TAMPA, Fla. (WFLA) — SpaceX made history Wednesday night when it launched the world’s first all-civilian mission into orbit from Florida’s Space Coast.
The Inspiration4 mission lifted off from Launch Complex 39A at NASA’s Kennedy Space Center around 8:03 p.m. ET Wednesday. The four-person crew inside the SpaceX Dragon spacecraft was launched atop a reusable Falcon 9 rocket, which later separated from the spacecraft and landed on a drone ship.
The five-hour launch window for the mission opened at 8:02 p.m. ET. The window was so large because the crew was being sent to orbit the Earth, not to the International Space Station, and therefore didn’t have such strict time constraints.
The crew is set to travel 350 miles above Earth’s surface, about 100 miles higher than the International Space Station.
“Now this is significant and historic because it’s going to be the highest that any humans have gone to orbit since the Hubble servicing missions,” SpaceX Director of Human Spaceflight Benji Reed said.
The crew will now spend three days in orbit taking part in research experiments on human health and performance. The hope is the findings of the research will be applied to future spaceflights, as well as to human health here on Earth.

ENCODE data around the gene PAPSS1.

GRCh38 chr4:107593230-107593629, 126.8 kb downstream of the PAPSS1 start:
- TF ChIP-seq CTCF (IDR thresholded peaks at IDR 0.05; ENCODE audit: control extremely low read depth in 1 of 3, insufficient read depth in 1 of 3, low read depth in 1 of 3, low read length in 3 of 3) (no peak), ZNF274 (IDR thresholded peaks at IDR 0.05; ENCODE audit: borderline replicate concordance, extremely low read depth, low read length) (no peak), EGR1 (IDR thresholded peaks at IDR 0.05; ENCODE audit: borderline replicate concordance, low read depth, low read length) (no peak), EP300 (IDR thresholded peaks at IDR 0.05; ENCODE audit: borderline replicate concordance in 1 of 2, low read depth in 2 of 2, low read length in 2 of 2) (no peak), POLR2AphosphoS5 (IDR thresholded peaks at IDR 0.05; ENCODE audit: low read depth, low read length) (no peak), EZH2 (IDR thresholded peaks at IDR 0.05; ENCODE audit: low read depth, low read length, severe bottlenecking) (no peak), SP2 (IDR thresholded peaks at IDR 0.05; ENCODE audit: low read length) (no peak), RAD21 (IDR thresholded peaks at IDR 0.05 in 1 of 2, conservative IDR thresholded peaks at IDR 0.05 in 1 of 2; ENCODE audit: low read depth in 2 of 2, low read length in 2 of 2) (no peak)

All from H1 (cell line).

Inspiration4’s primary goal is to give back and inspire support for the St. Jude Children’s Research Hospital. They’re hoping to raise $200 million for St. Jude during the three-day mission.
Each of the four members of the crew were selected to represent the mission pillars of prosperity, generosity, hope and leadership, according to SpaceX. The Inspiration4 crew members and the pillars they represent are:
- Leadership: 38-year-old Jared Isaacman – Shift4 Payments founder and CEO
- Hope: 29-year-old Hayley Arceneaux – physician assistant and pediatric cancer survivor who was treated at St. Jude
- Generosity: 41-year-old Chris Sembroski – U.S. Air Force veteran and aerospace industry employee for Lockheed Martin
- Prosperity: 51-year-old Dr. Sian Proctor – entrepreneur, educator, trained pilot and active voice in space exploration community
SpaceX had all four crew members go through commercial astronaut training on the Falcon 9 and Dragon spacecraft. The crew was trained in orbital mechanics, microgravity, zero gravity and other stress testing as well as emergency preparedness and spacesuit training.
The mission was funded by Isaacman in a private transaction with SpaceX. Isaacman also committed $100 million of his own toward the mission’s fundraising goal for St. Jude.